On my way to Yuilsa Entrance, the taxi driver warned me of the strong wind at the top of Mt. Taebaek. I have no idea how strong or cold the wind would be until much later. I arrived at my start point just before sunrise. The entrance fee to Mt. Taebaek was 2,000won. I was all ready to start my ascent after sunrise which was about 7:30am. A few people were already ahead of me. They pulled away quite fast as I was busy taking pictures of the snow scenery. Soon, I lost sight of them.

7:34am at Yuilsa Entrance - the starting point. The highest peak of Mt Taebaek, General Peak (장군봉, 將軍峰), is 3.7km away.

It was a cold freezing day. Despite four-layer of clothing, I have to keep moving to keep warm. It is known that cold has adverse effect on battery life. It did not take long for my third-party camera battery to go flat, but luckily, the original manufacturer battery saved the day. Lesson learnt: third-party battery may be cheaper but it is made with lower specifications and will likely not function under extreme conditions like under -20°C.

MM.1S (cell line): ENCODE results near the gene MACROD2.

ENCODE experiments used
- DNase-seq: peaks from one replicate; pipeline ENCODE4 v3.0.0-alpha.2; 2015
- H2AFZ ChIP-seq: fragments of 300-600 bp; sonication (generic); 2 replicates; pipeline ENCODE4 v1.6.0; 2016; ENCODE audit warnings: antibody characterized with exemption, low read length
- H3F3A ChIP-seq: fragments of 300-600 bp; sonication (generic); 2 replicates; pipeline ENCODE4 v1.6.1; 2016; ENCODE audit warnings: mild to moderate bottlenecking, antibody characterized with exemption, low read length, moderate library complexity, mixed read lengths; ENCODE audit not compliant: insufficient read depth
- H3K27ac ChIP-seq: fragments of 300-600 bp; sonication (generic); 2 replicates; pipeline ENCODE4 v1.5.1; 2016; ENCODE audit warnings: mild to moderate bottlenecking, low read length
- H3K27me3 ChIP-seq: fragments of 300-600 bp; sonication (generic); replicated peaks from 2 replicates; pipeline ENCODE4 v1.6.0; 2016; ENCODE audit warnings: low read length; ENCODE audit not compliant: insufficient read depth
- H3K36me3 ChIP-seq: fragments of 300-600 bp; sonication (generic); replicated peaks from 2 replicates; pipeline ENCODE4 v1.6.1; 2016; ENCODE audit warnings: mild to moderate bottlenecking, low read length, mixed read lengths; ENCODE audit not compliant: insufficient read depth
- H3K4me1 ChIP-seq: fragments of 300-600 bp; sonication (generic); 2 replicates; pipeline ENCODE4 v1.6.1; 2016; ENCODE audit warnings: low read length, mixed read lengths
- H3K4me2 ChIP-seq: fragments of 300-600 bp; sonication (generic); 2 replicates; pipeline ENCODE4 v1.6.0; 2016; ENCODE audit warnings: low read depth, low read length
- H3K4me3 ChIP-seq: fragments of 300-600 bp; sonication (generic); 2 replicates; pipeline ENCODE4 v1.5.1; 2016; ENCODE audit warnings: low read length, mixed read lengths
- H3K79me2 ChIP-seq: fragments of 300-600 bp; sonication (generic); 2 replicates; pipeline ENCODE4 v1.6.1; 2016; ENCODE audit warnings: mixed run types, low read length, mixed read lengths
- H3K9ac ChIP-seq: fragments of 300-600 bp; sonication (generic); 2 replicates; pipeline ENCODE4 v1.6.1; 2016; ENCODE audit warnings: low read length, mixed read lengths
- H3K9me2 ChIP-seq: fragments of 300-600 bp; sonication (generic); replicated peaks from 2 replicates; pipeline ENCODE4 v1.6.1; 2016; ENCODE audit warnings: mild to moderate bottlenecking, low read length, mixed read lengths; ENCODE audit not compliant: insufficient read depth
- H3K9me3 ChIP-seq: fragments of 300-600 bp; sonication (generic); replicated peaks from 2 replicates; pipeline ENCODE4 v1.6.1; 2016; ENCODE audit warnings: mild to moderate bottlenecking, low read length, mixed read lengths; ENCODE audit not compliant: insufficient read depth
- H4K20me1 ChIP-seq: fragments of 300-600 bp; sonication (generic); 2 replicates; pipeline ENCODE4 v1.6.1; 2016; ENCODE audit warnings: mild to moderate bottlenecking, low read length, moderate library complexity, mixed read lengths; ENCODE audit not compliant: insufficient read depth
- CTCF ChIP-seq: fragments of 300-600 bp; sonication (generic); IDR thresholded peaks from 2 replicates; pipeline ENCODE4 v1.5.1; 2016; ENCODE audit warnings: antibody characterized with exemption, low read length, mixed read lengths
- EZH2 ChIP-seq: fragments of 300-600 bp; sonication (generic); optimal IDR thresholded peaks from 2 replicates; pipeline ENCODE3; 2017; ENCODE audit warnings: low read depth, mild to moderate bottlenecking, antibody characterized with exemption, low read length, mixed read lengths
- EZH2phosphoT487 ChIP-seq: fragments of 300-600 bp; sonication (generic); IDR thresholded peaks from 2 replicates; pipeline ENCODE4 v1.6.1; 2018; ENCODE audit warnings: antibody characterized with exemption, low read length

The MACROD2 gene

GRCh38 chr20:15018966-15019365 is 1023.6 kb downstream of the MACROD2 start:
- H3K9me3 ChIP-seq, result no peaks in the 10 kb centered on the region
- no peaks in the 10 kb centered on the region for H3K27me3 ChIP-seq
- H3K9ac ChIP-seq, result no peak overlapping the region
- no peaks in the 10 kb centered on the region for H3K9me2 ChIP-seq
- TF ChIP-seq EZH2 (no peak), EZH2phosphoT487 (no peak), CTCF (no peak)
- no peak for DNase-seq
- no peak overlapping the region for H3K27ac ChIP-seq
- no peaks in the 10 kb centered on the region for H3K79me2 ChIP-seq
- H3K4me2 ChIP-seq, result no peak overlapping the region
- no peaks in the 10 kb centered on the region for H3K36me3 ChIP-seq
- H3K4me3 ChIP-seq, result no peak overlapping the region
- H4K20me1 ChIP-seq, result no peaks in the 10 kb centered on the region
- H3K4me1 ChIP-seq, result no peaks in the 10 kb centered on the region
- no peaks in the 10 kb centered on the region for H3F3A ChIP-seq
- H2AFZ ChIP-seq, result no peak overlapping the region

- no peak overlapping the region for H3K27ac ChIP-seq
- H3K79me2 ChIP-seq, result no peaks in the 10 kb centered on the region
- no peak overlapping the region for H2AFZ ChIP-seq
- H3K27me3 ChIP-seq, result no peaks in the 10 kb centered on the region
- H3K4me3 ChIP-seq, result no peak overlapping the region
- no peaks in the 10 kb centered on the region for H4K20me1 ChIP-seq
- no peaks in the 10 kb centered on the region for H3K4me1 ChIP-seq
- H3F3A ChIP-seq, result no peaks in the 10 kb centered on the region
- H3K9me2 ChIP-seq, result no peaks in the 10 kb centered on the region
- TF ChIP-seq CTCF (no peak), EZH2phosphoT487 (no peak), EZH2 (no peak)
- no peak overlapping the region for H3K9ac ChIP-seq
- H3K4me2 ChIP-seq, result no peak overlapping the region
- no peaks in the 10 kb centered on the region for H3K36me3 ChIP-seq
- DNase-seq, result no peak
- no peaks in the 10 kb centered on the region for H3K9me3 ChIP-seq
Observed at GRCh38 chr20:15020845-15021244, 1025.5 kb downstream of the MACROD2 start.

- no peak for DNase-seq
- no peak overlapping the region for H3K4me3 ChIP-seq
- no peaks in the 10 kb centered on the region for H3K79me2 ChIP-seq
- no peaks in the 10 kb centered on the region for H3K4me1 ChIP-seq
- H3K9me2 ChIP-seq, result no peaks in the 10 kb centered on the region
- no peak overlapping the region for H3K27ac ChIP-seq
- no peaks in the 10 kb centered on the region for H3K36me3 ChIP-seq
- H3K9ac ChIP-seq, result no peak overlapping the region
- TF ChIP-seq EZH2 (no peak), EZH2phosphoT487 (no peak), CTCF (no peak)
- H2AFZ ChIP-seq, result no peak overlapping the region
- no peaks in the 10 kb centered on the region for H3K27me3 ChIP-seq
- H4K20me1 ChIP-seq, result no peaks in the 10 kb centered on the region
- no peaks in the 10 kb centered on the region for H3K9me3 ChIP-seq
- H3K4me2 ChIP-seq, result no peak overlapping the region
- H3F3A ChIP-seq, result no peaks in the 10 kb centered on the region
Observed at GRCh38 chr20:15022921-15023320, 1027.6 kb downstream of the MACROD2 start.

The initial part of the mountain track was of gentler gradient and quite easy to manoeuvre. I followed the footprints on the snow-covered path closely and was never in danger of losing my way. As I moved up the mountain, things got a lot more difficult and my "struggle" to the top began.

I like how layers of white snow piled up on a fallen trunk - so fragile and delicate.  

Virgin snow by the side of the mountain path. You wouldn't know how deep you would go if you step on it.

A stranded park ranger's jeep. It could only be retrieved after the snow has thawed.